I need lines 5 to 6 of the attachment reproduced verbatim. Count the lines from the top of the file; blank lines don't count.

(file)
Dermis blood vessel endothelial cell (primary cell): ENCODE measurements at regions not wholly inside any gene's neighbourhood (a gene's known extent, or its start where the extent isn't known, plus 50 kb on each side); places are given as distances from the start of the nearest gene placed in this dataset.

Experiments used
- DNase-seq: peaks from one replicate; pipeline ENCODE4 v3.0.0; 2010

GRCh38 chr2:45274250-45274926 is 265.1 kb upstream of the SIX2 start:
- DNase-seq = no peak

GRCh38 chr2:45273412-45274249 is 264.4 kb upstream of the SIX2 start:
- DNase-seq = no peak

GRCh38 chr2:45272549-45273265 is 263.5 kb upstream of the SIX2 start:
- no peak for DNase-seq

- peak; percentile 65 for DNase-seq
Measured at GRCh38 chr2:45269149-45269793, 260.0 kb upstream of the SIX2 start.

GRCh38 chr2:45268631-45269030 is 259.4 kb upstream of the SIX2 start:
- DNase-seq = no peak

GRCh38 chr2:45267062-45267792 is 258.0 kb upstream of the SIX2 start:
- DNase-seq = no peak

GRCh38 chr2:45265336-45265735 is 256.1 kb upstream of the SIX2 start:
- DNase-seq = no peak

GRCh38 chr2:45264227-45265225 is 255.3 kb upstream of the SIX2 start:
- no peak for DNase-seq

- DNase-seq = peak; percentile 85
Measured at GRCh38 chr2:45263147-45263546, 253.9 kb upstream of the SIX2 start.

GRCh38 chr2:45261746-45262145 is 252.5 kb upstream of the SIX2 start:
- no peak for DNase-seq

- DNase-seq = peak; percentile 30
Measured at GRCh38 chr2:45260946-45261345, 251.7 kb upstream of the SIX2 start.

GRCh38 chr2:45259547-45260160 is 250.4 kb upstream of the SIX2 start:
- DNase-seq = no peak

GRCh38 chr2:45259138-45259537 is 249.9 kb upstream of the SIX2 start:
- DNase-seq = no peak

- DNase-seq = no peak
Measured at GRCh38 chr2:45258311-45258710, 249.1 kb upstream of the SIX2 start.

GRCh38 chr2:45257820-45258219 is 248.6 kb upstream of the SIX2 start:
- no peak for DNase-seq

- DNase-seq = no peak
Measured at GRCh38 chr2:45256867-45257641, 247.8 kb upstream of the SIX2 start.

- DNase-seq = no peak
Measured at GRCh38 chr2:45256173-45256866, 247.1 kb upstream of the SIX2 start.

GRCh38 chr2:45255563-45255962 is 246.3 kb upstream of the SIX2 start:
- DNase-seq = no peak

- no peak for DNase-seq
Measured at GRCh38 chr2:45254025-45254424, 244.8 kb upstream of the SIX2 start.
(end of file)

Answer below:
- DNase-seq = no peak

GRCh38 chr2:45273412-45274249 is 264.4 kb upstream of the SIX2 start: